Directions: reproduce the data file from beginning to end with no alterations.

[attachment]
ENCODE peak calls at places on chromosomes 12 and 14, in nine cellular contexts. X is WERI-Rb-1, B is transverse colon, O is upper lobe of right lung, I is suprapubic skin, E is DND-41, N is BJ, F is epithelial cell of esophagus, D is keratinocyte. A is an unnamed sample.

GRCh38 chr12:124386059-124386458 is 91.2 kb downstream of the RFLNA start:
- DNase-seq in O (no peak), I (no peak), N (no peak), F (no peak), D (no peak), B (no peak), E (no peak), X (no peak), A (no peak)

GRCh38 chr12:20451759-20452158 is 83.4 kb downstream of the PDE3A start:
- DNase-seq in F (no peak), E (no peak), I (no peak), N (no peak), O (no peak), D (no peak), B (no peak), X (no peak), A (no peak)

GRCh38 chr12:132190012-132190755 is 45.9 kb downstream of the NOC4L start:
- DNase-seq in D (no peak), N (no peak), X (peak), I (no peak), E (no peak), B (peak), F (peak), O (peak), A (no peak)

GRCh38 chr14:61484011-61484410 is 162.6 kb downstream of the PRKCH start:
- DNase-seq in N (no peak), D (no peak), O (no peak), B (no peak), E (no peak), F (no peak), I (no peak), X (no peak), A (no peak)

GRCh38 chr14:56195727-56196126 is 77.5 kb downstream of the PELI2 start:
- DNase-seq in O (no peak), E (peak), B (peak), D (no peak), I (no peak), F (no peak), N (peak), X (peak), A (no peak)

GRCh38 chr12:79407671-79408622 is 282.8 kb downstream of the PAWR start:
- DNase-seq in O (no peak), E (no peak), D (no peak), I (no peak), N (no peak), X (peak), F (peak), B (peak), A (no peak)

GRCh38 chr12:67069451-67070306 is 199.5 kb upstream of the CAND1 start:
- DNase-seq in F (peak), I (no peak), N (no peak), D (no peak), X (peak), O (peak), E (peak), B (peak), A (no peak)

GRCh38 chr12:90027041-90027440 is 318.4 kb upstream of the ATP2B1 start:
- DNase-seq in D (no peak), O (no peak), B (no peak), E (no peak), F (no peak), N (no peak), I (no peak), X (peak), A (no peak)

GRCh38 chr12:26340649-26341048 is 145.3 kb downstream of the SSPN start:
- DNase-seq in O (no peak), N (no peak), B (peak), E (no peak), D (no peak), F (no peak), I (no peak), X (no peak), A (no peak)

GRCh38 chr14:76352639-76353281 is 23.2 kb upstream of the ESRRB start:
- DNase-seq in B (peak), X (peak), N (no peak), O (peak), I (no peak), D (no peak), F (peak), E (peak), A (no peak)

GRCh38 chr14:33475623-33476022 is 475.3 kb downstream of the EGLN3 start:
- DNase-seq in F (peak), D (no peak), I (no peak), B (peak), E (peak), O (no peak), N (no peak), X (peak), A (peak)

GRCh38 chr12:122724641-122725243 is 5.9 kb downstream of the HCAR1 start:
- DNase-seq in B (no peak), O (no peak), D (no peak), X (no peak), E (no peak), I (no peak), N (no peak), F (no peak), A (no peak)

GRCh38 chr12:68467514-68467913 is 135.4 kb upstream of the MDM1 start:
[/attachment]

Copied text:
ENCODE peak calls at places on chromosomes 12 and 14, in nine cellular contexts. X is WERI-Rb-1, B is transverse colon, O is upper lobe of right lung, I is suprapubic skin, E is DND-41, N is BJ, F is epithelial cell of esophagus, D is keratinocyte. A is an unnamed sample.

GRCh38 chr12:124386059-124386458 is 91.2 kb downstream of the RFLNA start:
- DNase-seq in O (no peak), I (no peak), N (no peak), F (no peak), D (no peak), B (no peak), E (no peak), X (no peak), A (no peak)

GRCh38 chr12:20451759-20452158 is 83.4 kb downstream of the PDE3A start:
- DNase-seq in F (no peak), E (no peak), I (no peak), N (no peak), O (no peak), D (no peak), B (no peak), X (no peak), A (no peak)

GRCh38 chr12:132190012-132190755 is 45.9 kb downstream of the NOC4L start:
- DNase-seq in D (no peak), N (no peak), X (peak), I (no peak), E (no peak), B (peak), F (peak), O (peak), A (no peak)

GRCh38 chr14:61484011-61484410 is 162.6 kb downstream of the PRKCH start:
- DNase-seq in N (no peak), D (no peak), O (no peak), B (no peak), E (no peak), F (no peak), I (no peak), X (no peak), A (no peak)

GRCh38 chr14:56195727-56196126 is 77.5 kb downstream of the PELI2 start:
- DNase-seq in O (no peak), E (peak), B (peak), D (no peak), I (no peak), F (no peak), N (peak), X (peak), A (no peak)

GRCh38 chr12:79407671-79408622 is 282.8 kb downstream of the PAWR start:
- DNase-seq in O (no peak), E (no peak), D (no peak), I (no peak), N (no peak), X (peak), F (peak), B (peak), A (no peak)

GRCh38 chr12:67069451-67070306 is 199.5 kb upstream of the CAND1 start:
- DNase-seq in F (peak), I (no peak), N (no peak), D (no peak), X (peak), O (peak), E (peak), B (peak), A (no peak)

GRCh38 chr12:90027041-90027440 is 318.4 kb upstream of the ATP2B1 start:
- DNase-seq in D (no peak), O (no peak), B (no peak), E (no peak), F (no peak), N (no peak), I (no peak), X (peak), A (no peak)

GRCh38 chr12:26340649-26341048 is 145.3 kb downstream of the SSPN start:
- DNase-seq in O (no peak), N (no peak), B (peak), E (no peak), D (no peak), F (no peak), I (no peak), X (no peak), A (no peak)

GRCh38 chr14:76352639-76353281 is 23.2 kb upstream of the ESRRB start:
- DNase-seq in B (peak), X (peak), N (no peak), O (peak), I (no peak), D (no peak), F (peak), E (peak), A (no peak)

GRCh38 chr14:33475623-33476022 is 475.3 kb downstream of the EGLN3 start:
- DNase-seq in F (peak), D (no peak), I (no peak), B (peak), E (peak), O (no peak), N (no peak), X (peak), A (peak)

GRCh38 chr12:122724641-122725243 is 5.9 kb downstream of the HCAR1 start:
- DNase-seq in B (no peak), O (no peak), D (no peak), X (no peak), E (no peak), I (no peak), N (no peak), F (no peak), A (no peak)

GRCh38 chr12:68467514-68467913 is 135.4 kb upstream of the MDM1 start: